What do you think? Should aluminum bats be banned in youth baseball leagues?




(Photo provided by Getty Images, taken by Jim McIsaac)




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Alice O'Neil, who last year celebrated her 80th birthday and was selected to her fourth three-year term as Massachusetts District 16 Administrator, was recently highlighted on Her story demonstrates patience and enthusiasm for today's generation of Little Leaguers and that feeling young is a state of mind:


Serving as DA since 1993, Mrs. O'Neil has been a Little League volunteer for 40 years. Starting in 1966, she kept the scorebook for her husband, Edmund, who was a long-time coach and manager in the East Lynn (Mass.) Little League before his passing in 1999.


&quot;I started as scorekeeper on account of my son,&quot; Mrs. O'Neil said. &quot;Patrick (O'Neil) played Little League through Senior Division for my husband who managed in Little League for 28 years.&quot; That first year made such a profound impression on Mrs. O'Neil that keeping the book became just one of her many Little League-related duties. She was East Lynn's player agent for eight years, and later served as the district's director for Junior, Senior and Big League baseball.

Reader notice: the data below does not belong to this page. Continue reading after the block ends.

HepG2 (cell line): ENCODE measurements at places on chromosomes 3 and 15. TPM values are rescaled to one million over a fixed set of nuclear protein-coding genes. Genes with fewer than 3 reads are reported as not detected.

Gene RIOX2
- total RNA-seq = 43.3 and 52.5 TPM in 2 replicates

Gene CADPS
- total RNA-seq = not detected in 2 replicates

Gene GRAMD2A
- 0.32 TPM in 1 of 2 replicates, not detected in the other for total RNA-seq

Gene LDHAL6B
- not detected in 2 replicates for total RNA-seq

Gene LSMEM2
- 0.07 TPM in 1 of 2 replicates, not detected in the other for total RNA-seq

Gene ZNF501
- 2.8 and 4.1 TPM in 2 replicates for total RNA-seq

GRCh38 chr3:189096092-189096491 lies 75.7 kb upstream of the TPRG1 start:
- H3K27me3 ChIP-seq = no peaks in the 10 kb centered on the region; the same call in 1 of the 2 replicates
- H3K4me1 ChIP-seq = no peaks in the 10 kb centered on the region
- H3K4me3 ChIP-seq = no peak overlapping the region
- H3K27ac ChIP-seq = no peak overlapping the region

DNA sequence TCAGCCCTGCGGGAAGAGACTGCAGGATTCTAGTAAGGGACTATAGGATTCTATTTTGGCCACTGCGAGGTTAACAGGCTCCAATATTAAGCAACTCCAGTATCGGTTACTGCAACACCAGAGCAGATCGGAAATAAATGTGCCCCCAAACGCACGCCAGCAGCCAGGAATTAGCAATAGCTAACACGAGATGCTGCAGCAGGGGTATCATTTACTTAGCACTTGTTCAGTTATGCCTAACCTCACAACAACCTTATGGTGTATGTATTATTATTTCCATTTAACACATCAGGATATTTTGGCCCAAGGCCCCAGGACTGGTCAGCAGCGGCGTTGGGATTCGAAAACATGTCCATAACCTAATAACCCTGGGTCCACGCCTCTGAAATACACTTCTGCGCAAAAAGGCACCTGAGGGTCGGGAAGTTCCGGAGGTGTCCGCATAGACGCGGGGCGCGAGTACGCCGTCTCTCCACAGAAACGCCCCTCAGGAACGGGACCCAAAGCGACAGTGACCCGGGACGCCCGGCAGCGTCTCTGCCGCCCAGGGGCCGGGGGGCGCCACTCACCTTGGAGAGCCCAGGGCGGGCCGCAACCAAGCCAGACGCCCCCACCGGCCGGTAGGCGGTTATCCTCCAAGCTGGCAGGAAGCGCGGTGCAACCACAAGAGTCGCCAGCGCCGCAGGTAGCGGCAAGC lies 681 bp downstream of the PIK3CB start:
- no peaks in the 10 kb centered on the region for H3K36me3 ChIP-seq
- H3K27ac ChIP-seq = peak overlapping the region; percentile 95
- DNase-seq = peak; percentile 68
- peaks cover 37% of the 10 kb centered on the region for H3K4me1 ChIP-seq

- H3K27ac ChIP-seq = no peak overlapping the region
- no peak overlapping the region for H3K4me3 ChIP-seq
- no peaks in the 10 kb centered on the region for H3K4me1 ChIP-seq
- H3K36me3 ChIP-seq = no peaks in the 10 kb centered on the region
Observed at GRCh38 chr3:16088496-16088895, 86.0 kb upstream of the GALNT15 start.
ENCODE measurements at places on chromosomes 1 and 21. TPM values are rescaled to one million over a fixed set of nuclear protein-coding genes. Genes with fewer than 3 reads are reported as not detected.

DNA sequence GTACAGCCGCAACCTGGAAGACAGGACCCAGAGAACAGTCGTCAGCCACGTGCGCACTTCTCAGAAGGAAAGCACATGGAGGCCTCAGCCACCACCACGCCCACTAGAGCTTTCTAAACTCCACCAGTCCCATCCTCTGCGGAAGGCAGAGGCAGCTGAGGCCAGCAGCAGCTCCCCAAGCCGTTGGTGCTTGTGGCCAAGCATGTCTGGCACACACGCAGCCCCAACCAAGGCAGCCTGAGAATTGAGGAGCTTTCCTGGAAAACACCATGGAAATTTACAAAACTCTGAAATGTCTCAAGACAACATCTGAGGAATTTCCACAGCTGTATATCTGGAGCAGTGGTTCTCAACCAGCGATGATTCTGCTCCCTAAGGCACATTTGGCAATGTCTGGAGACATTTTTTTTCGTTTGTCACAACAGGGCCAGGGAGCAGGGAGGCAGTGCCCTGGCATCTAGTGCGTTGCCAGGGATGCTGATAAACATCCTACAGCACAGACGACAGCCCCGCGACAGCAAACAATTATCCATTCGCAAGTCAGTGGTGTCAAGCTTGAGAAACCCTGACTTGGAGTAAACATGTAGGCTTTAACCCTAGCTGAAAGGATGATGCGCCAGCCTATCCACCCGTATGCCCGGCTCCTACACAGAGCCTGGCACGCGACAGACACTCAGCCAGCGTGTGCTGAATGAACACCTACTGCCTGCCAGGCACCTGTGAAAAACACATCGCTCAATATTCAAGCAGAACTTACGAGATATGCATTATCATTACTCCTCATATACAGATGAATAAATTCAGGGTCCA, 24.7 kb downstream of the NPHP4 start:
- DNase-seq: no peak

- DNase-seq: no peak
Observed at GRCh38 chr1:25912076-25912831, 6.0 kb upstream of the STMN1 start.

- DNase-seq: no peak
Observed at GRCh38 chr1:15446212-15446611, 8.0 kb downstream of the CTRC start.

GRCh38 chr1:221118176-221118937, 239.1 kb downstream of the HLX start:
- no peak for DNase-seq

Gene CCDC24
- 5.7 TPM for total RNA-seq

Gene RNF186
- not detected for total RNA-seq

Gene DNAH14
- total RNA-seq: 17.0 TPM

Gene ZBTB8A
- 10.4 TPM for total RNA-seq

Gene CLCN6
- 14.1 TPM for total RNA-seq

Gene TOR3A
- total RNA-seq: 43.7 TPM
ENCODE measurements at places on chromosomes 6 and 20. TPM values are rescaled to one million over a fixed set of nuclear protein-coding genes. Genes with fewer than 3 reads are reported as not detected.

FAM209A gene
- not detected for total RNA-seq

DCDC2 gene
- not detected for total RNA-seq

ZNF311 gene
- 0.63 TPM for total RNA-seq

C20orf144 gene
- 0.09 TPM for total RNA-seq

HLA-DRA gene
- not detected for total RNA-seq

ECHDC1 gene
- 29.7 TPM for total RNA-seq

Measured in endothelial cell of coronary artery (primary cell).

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As read and reported in the New York Times:




Thirty girls signed up for the cheerleading squad this winter at Whitney Point High School in upstate New York. But upon learning they would be waving their pompoms for the girls��� basketball team as well as the boys���, more than half of the aspiring cheerleaders dropped out.




The eight remaining cheerleaders now adjust their routines for whichever team is playing here on the home court to comply with a new ruling from federal education officials interpreting Title IX, the law intended to guarantee gender equality in student sports.



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College football sell-out

Posted by Trish18 Jan 15, 2007



Watching the BCS championship game between Florida and Ohio State on January 8th, it became difficult to avoid the conclusion that the NCAA has abandoned its commitment to its student-athletes in favor of commercial payouts.





How can the NCAA possibly claim that it is in the best interest of its student-athletes, or even college football, to make the best teams sit out four to seven weeks before an important bowl game? Loss of conditioning alone is a danger to the players. Every few years, the wait becomes longer and the final game later.